Fr Ken Leech (1939 – 2015)

FrK 1Fr Ken Leech (b.39), a great priest, prophet and writer in the Church died yesterday in the evening (12th September). We were sorry to learn of the death of this great priest, and friend of St Chrysostom’s.

 The Guardian’s obituary for Fr Ken is here and the one in the Daily Telegraph is here. The Times obituary is reproduced in the comments, below, and the Independent’s is here.

The funeral liturgy and eulogy can be found here.

Ken was born in a working class family in Manchester, and from an early age felt a call to priesthood. He often told how as a young man he came to St Chrysostom’s to attend a vocations conference which set him on the path to become a priest. In 1958, as a student, he went to live in the East End of London. For him that was to be ‘a real turning point,’ he wrote:

The East End has shaped me more than any place. Much of my time there, since 1958, has been involved with fighting fascism, working for decent housing, trying to create communities of resistance and solidarity.

Fr Ken became the leading representative of Christian Socialism in England. He served the majority of his ministry in the East End as priest, community theologian, author and pastor. Throughout his ministry he tackled homelessness and drug dependency. He was founder and director of the Soho Drugs Group, a founder and director of Centrepoint, and director of the Runnymede Trust 1987-1990. A convinced socialist and radical Anglo Catholic Fr Ken loved the fun and ‘twinkle’ of Anglo Catholicism while at the same time challenging what he described as the ‘gin, lace and backbiting’ sub culture. He was a firm supporter of LGBT rights and a Catholic ministry ordaining women as priests and bishops.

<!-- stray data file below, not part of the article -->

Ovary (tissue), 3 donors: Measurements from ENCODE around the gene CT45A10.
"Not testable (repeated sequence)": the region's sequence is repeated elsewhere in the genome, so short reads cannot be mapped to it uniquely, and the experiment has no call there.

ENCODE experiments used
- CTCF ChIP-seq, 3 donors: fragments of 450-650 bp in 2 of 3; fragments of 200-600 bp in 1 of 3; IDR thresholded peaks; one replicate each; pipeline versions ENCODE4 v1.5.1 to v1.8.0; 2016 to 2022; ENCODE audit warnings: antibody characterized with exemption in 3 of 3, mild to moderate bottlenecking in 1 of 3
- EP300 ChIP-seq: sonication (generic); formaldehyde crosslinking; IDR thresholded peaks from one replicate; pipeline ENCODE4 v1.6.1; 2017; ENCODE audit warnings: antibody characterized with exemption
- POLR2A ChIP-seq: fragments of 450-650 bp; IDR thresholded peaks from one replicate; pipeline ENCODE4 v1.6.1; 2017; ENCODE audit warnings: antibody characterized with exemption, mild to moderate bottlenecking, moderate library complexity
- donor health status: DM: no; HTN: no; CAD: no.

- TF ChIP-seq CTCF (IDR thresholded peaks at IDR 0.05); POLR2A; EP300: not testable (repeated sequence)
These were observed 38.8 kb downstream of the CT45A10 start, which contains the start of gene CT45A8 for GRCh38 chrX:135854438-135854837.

Fr K 2Ken  coined the phrase ‘subversive orthodoxy‘ to describe his ministry and outlook. Archbishop Rowan Williams, commenting on the lack of radical prophecy in the Church of England has said We need a voice like this … speaking with unsubdued feeling about the gospel. The plain truth is that no one else writes with such authority about the pastoral (and prophetic) task in our church.

Fr Ken retired to his home area and in 2011 suffered complications during surgery, from which he never fully recovered. He has been tenderly cared for in his later years by Julie, his wife. Recently Ken and Julie have been worshipping at St Chrysostom’s and Fr Chris anointed Julie and Ken and gave them Communion a few hours before he died.

Fr Ken has been a great inspiration to Fr Ian in his ministry and Fr Ian was pleased to be able to be with him and Julie for a while before Ken died. Several years ago Ken gave a lecture at St Chrysostom’s on an influential priest in his life, Fr Gresham Kirkby, and more recently told us of a special holy place in his life.

We thank God for Fr Ken’s prophetic and challenging ministry in the Church, we pray for the repose of his soul, and pray especially for Julie, Carl his son, and all who mourn him.